Improving hand hygiene, staff training and antimicrobial stewardship are among strategies to prevent aged care residents going to hospital because of infections, a Monash University study shows.
The study undertaken by Monash University’s Centre for Medicine Use and Safety explored the root causes of the infections as part of its investigation into strategies to prevent infection-related hospitalisations from residential aged care.
The research, published in the International Journal for Environmental Research and Public Health in May, involved a review of 49 consecutive infection-related hospitalisations of residents at six Resthaven aged care facilities.
The most common type of infection leading to hospitalisation was respiratory (59 per cent) followed urinary (29 per cent) and skin (10 per cent).
The study found that strategies to prevent infections occurring in the first place can help avoid potentially unnecessary hospitalisations.
They include vaccinations, promoting hand hygiene and staff education, and treating infections early, such as administering appropriate antimicrobials.
Project senior researcher Professor Simon Bell said infections were the leading cause of hospitalisations from residential aged care.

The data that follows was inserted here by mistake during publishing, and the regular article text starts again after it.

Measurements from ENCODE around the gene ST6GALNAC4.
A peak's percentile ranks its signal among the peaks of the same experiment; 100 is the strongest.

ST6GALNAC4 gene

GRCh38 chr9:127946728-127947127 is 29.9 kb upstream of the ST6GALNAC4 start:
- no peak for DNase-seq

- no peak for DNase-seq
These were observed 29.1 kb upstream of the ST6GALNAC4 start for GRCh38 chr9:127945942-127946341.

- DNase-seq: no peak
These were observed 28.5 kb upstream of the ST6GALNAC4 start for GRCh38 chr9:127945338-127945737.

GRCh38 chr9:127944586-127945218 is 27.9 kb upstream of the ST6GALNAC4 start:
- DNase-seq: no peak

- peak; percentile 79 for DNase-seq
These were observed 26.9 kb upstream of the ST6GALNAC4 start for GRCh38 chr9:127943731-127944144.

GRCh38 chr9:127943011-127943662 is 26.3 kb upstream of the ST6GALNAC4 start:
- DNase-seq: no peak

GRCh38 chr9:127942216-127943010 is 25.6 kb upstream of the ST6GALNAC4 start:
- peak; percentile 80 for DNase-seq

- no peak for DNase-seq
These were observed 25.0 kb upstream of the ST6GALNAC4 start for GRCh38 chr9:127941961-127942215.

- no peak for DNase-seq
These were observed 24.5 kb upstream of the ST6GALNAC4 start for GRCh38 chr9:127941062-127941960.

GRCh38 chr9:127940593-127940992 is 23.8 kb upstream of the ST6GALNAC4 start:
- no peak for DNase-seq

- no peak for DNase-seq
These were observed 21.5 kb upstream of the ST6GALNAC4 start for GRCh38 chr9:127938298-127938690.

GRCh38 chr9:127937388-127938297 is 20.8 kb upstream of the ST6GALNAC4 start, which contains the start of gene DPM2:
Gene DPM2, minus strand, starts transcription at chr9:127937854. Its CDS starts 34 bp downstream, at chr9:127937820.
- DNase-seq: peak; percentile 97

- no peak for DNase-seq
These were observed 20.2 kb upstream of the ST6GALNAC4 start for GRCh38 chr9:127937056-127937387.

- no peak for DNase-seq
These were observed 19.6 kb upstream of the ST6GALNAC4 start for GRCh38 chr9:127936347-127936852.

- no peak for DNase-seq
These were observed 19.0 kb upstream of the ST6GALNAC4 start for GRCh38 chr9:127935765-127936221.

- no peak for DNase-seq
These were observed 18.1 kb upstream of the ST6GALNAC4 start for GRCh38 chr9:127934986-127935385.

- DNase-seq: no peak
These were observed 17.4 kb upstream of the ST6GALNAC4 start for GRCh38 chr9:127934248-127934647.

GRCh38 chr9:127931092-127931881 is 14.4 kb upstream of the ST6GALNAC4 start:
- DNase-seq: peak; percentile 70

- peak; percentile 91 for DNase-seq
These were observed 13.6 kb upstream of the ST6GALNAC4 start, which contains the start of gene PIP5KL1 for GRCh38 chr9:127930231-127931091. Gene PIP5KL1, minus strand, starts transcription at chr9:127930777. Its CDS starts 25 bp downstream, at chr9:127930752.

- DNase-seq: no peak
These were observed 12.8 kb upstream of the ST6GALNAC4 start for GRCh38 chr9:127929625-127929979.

“Residents of aged care services often live in close proximity to one another and they have co-morbidities that might of course increase the risk of infection,” Professor Bell told Australian Ageing Agenda.
Previous research found that about 25 per cent of hospitalisations in Australian aged care facilities were infection related, he said.
“We also know that from the international literature that estimates range from about 13-67 per cent of hospitalisations are potentially preventable,” said Professor Bell, director of the Centre for Medicine Use and Safety.
Potential root causes of infections include a resident’s vaccination status or medications that may increase infection risk, he said.
“If people need to take those medicines in the cases where it can’t be avoided, then there needs to be appropriate monitoring to minimise the risk of infection, or to identify and to monitor that risk,” Professor Bell said.
Increasing awareness and access to evidence-based resources for managing infections, such as therapeutic guidelines are also important, he said.
Other strategies to prevent infection-related hospitalisations include employing pharmacists on aged care teams to help ensure appropriate antimicrobial use, ensuring there are clinical pathways for staff to respond to specific infections and having telehealth services to review and inform the decision to initiate hospital transfers.
Professor Bell said many of the strategies can be implemented by aged care providers at a relatively low cost, including ensuring there is access to evidence-based resources for managing infections.
View the study Root Cause Analysis to Identify Medication and Non-Medication Strategies to Prevent Infection-Related Hospitalizations from Australian Residential Aged Care Services here.